|6. March 2017
New study: People of African
Descent in the Mauthausen concentration camp
Todays study is the
most comprehensive study to date conducted on inmates of African origin in the
Nazi-led Mauthausen concentration camp, who have been largely excluded from
scientific research of Austrias past.
On 12 March 1938,
following Hitlers orders German troops marched into Austria where the
National Socialists were to seize power. In summer 1938 the Mauthausen
concentration camp was established. During the next 7 years until 1945,
hundreds of thousands of people were systematically humiliated, tortured and
brutally murdered among them also African women and men. How many
Africans became victims of National Socialism has hardly been studied until
now. Who were the Africans imprisoned in Mauthausen? How many were they? Which
countries were they from and why were they in Mauthausen? Did they survive and
if so, are there any contemporary witnesses?
These questions were
pursued by the studys authors Mag.a. Barbara Fuchslehner and Mag.a. Karin
Röhrling. The studys supervision was managed by Univ. Prof. Walter
Sauer, and journalist and sociologist simon INOU.
The most important
results of the study show: The largest national group among the 157 documented
inmates, came from Algeria (104), Benin Republic (1), Congo DRC (1), Egypt (4),
Guadaloupe (3), La Réunion (2), Madagascar (2), Mali (1), Martinique
(2), Morocco (17), South Africa (1) and Tunisia (19); including 3 women from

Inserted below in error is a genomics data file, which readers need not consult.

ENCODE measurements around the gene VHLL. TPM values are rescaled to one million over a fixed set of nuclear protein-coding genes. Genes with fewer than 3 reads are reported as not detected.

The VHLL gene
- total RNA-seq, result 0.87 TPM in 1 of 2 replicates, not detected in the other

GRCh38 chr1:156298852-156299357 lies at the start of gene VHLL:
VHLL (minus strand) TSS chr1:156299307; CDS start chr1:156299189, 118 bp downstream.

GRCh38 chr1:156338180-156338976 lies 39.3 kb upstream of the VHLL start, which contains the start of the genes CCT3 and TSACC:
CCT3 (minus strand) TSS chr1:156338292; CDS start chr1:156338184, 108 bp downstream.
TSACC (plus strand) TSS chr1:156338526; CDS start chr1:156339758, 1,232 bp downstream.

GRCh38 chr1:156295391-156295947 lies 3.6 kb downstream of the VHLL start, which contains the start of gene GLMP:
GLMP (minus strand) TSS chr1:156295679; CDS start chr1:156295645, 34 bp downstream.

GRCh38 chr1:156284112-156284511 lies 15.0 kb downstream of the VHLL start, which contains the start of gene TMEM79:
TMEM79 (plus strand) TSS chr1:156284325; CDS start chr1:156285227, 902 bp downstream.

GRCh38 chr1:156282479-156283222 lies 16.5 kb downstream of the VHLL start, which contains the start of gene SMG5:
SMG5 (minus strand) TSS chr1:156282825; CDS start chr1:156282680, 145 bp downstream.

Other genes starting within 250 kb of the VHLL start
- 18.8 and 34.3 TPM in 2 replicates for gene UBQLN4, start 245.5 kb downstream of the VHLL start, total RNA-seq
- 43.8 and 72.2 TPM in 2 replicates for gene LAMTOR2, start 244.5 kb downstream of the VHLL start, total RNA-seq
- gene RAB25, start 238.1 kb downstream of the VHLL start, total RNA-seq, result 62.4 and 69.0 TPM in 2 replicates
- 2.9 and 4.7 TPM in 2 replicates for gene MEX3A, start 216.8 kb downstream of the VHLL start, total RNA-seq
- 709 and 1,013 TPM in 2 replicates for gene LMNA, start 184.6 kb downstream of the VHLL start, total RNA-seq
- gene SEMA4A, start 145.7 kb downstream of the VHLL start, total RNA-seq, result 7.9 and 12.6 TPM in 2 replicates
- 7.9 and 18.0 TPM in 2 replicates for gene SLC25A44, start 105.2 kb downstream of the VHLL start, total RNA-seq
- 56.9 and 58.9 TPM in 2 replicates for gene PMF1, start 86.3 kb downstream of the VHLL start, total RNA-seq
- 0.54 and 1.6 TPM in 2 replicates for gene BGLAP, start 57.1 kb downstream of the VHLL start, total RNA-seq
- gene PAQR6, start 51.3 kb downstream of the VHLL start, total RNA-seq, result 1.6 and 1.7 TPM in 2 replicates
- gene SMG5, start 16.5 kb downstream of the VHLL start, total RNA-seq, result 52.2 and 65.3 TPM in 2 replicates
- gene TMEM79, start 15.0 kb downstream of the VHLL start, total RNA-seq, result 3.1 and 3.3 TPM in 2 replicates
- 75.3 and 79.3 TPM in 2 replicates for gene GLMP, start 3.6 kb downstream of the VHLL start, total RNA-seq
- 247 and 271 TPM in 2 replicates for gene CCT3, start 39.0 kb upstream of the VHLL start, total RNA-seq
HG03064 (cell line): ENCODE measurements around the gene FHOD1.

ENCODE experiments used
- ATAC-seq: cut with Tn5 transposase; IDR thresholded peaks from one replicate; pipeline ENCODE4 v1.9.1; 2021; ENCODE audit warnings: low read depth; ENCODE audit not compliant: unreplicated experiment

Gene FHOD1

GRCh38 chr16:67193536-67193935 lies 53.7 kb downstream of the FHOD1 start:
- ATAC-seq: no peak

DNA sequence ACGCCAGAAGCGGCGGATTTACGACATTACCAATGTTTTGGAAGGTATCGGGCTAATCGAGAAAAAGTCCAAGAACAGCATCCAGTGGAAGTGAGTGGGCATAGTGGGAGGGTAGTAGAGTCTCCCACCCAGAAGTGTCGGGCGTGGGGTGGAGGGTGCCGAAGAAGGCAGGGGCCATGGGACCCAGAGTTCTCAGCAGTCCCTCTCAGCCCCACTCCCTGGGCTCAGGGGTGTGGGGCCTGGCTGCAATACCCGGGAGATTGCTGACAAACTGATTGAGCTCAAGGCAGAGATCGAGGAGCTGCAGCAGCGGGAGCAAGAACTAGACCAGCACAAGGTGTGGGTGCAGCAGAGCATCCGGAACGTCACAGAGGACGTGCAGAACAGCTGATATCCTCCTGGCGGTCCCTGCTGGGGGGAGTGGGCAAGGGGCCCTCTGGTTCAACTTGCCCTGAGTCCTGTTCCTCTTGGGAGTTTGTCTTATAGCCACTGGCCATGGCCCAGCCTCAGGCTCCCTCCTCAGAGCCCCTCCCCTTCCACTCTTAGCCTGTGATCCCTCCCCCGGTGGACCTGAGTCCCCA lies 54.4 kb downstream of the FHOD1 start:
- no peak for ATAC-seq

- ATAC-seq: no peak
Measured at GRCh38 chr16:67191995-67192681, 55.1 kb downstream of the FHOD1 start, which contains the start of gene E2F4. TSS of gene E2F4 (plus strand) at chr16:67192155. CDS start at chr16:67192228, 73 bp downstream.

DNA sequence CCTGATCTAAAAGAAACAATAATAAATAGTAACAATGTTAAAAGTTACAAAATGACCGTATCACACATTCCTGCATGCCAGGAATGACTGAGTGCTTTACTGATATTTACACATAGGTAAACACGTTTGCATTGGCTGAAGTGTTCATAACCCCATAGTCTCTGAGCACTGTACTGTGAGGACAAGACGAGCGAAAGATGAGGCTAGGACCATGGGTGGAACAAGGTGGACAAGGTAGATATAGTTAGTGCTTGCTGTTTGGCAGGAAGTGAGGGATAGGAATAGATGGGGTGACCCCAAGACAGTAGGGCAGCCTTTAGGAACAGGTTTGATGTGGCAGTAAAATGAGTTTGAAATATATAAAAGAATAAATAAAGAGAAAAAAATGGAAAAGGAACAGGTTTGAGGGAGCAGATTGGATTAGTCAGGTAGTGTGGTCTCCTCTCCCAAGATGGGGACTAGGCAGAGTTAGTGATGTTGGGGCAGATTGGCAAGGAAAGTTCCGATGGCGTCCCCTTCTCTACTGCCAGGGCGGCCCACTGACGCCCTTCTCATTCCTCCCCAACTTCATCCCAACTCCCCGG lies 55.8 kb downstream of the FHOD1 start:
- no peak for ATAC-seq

Algeria. Reasons for the internment were essentially political: As far as the
historical documents reveal, the affected persons were held in the
concentration camp Mauthausen as protective or
preventative custody prisoners not however due to their skin
colour or on race-related ideological grounds.
Slightly more than half
of the documented inmates (84) survived the liberation of the concentration
camp and could return to their home countries; there are 61 determined cases of
death, often also in satellite camps of Mauthausen. The rest were deported
(where to is unknown) or their fate is unclear.
In our opinion these
findings lead to following conclusion and demands: Installing a memorial for
inmates of African origin at the memorial site Mauthausen (similar to the
existing memorial plaque for Cuban inmates); considering the existence and fate
of concentration camp inmates of African origin in Austrian school books and
teaching materials; facilitating further research, in particular concerning
other concentration camp inmate groups, as well as African forced labour and
prisoners of war, and more generally the situation of Africans under National
This study was made possible in cooperation with
Afrikanet.info, Interior Ministry, fresh/Black Austrian Lifestyle, Elfriede
Pekny Society for the Promotion of Southern African Studies, Mauthausen
Committee Austria (MKÖ), Zukunftsfonds of the Republic of Austria
(sponsor) and the University of Vienna (Library and Information Studies).
Download: Barbara Fuchslehner / Karin Röhrling,
Afrikanerinnen und Afrikaner im KZ Mauthausen: Teilauswertung der
Datenblätter im Archiv der KZ-Gedenkstätte Mauthausen. Wien 2017.
Preface by simon INOU and Walter Sauer.
More information: simon
INOU (M-MEDIA): firstname.lastname@example.org or Walter Sauer (SADOCC):